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ARS Home » Pacific West Area » Corvallis, Oregon » Horticultural Crops Research » Research » Publications at this Location » Publication #230240

Title: Response of Selected Woody Species to Inoculation with Phytophthora citricola and P. cactorum from European Beech Using Multiple Inoculation Methods

Author
item NELSON, A
item Weiland, Jerry
item HUDLER, G

Submitted to: Phytopathology Supplement; APSnet (Plant Pathology Online)
Publication Type: Abstract Only
Publication Acceptance Date: 3/12/2009
Publication Date: 6/1/2009
Citation: Nelson, A.H., Weiland, G.E., Hudler, G.W. 2009. Response of selected woodyspecies to inoculation with Phytophthora citricola and P. cactorum from European beech using multiple inoculation methods. Phytopathology Supplement; APSnet (Plant Pathology Online). 98:S112.

Interpretive Summary:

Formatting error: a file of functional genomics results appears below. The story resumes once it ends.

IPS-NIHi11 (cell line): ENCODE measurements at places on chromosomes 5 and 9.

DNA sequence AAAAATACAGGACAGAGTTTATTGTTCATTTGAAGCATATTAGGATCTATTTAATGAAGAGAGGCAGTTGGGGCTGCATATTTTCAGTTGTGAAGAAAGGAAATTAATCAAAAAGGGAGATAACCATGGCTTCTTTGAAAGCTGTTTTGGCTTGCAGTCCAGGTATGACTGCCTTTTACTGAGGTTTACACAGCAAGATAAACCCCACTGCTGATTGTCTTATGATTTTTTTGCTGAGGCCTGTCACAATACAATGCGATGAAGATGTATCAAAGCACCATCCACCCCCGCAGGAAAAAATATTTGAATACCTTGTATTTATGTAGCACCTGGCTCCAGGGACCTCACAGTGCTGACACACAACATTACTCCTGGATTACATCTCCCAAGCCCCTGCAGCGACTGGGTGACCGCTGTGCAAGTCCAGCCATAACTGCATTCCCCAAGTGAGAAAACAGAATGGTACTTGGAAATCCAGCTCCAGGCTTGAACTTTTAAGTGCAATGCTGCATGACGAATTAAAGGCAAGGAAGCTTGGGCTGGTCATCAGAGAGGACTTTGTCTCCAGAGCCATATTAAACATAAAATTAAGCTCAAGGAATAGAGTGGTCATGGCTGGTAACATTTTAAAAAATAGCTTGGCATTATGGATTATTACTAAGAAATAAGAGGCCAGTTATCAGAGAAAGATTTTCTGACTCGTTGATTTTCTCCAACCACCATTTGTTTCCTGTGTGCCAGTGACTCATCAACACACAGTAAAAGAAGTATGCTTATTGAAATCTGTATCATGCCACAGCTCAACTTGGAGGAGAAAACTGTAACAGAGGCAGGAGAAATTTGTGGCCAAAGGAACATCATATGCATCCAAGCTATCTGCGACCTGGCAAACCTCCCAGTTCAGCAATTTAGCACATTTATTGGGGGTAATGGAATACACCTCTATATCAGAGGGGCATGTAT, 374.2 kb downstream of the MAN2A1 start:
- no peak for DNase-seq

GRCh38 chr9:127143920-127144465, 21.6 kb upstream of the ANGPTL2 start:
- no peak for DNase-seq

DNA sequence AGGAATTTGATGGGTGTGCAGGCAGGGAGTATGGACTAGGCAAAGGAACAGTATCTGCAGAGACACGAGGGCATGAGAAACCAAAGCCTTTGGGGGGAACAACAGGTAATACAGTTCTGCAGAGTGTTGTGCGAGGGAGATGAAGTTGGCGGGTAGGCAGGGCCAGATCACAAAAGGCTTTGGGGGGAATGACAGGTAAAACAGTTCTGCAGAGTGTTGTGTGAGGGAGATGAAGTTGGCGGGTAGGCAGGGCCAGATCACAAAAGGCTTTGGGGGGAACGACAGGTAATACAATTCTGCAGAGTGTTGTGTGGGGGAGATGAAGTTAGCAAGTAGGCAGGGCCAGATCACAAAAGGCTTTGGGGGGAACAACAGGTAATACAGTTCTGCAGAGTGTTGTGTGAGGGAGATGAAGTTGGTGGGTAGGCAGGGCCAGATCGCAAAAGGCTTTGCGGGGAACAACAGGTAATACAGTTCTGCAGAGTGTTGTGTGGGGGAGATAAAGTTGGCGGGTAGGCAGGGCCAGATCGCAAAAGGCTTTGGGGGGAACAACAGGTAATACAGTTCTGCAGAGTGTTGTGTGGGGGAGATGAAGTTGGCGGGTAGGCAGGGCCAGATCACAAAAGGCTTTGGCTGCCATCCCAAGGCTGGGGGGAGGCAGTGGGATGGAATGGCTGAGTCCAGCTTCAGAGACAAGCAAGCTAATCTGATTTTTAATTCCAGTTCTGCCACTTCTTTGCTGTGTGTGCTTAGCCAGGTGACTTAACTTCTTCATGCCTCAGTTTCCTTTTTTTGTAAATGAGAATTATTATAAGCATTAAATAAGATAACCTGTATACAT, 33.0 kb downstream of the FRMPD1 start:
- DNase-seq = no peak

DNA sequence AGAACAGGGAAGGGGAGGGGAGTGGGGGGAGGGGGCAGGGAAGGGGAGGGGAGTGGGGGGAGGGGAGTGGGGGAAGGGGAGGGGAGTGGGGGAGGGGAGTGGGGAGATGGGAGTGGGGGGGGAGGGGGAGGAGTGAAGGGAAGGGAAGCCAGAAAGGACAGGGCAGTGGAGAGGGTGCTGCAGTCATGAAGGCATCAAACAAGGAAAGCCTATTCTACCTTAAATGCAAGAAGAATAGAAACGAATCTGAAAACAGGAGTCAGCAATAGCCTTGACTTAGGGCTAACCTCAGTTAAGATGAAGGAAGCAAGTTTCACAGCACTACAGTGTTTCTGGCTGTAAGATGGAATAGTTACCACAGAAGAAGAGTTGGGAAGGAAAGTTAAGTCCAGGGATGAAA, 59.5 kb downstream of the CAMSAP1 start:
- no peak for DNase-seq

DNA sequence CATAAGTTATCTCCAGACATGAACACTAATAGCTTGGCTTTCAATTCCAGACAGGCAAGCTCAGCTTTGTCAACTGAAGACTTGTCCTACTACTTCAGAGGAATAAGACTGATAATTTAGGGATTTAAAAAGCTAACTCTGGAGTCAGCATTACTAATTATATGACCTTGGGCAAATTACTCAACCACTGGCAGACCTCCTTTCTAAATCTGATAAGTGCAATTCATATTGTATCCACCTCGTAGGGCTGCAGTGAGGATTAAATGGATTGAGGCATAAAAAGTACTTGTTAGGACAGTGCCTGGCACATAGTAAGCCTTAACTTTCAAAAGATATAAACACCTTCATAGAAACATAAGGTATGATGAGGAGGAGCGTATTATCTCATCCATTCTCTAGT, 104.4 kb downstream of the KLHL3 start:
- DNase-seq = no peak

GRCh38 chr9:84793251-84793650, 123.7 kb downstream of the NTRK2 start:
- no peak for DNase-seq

Technical Abstract: Phytophthora citricola and P. cactorum are important cosmopolitan plant pathogens with wide host ranges. Both species have recently been identified as the cause of bleeding canker of European beech (Fagus sylvatica) in the northeastern United States, but whether isolates from European beech had the ability to cause disease on other woody plant species in landscapes or forests was unclear. The objective of this research was to develop and apply methods to test pathogenicity of Phytophthora species from European beech on a variety of woody hosts. Using two isolates of P. cactorum and five isolates of P. citricola, greenhouse-grown seedlings were inoculated via one of three methods: colonized agar plugs were placed on the abaxial surface of detached leaves, zoospore suspensions were placed on wounded leaves still attached to the plant, and colonized agar plugs were inserted beneath the bark of the stem. European beech developed symptoms using all three methods. Expansion of these methods to nine additional plant species indicated varying susceptibility, with American elm, white ash, sweet birch, sugar maple, and common lilac showing leaf susceptibility, while only birch and lilac showed stem susceptibility. The ability of the pathogens to progress from the leaf into the stem - found in European beech, lilac, and birch - corresponded to general susceptibility of the stem.